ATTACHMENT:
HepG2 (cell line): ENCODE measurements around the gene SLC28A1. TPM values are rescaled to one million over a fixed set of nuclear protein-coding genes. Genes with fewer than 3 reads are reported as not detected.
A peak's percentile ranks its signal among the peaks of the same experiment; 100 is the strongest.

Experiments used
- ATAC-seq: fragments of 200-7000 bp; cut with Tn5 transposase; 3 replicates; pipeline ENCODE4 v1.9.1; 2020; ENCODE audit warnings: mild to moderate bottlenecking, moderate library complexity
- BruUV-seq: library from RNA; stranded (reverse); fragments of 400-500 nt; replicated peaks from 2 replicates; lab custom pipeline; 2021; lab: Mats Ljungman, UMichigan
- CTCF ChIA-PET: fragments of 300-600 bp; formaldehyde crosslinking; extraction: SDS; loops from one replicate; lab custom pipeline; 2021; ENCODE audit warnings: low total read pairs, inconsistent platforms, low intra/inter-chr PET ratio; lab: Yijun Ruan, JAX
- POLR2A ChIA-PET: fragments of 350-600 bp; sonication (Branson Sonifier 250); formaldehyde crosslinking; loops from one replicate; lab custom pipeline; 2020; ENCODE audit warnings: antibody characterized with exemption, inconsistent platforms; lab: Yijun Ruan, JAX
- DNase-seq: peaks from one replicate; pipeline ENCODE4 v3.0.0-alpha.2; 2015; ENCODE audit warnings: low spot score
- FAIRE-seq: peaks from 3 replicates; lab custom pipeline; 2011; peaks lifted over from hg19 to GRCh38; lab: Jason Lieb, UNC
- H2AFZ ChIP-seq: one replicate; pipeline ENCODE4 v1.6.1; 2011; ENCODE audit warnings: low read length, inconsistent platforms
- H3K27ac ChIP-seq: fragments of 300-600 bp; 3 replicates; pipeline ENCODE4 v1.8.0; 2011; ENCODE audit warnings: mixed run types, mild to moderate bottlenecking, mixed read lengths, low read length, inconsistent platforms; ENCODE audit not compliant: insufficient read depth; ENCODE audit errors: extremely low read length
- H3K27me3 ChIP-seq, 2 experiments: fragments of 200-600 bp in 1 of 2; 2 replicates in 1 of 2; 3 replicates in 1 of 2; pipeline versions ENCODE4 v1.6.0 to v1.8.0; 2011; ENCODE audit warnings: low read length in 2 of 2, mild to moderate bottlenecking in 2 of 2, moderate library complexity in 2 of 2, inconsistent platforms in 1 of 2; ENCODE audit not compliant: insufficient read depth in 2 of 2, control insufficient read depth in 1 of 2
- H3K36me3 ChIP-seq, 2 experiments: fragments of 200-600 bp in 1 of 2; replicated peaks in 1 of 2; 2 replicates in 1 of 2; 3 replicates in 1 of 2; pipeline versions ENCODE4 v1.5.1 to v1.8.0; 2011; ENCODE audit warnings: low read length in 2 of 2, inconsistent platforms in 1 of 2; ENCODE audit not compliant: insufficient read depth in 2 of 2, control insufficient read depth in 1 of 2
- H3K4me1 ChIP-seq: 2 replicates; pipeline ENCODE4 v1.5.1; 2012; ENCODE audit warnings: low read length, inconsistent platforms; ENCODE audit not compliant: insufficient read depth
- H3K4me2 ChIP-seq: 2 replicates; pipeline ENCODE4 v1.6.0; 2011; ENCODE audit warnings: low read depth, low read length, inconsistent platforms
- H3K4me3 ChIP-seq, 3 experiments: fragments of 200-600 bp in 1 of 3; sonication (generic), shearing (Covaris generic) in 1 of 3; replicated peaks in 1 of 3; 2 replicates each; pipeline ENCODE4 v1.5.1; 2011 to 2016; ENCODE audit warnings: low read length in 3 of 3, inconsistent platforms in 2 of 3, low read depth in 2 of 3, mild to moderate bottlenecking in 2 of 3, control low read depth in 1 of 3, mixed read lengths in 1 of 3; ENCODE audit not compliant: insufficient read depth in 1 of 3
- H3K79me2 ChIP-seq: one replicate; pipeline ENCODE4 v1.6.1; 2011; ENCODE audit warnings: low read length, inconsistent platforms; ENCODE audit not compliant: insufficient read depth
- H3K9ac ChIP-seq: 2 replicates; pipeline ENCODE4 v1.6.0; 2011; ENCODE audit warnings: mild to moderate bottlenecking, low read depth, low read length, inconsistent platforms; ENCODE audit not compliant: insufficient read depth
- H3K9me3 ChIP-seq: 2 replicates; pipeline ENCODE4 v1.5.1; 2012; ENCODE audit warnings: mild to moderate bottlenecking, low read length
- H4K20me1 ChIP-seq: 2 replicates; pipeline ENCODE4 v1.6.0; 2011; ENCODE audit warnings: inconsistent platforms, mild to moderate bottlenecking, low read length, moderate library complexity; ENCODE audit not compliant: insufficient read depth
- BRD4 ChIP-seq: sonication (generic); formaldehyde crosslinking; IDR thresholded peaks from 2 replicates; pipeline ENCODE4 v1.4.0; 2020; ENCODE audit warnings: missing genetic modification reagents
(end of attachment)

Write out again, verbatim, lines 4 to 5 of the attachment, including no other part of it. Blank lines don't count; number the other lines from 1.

- ATAC-seq: fragments of 200-7000 bp; cut with Tn5 transposase; 3 replicates; pipeline ENCODE4 v1.9.1; 2020; ENCODE audit warnings: mild to moderate bottlenecking, moderate library complexity
- BruUV-seq: library from RNA; stranded (reverse); fragments of 400-500 nt; replicated peaks from 2 replicates; lab custom pipeline; 2021; lab: Mats Ljungman, UMichigan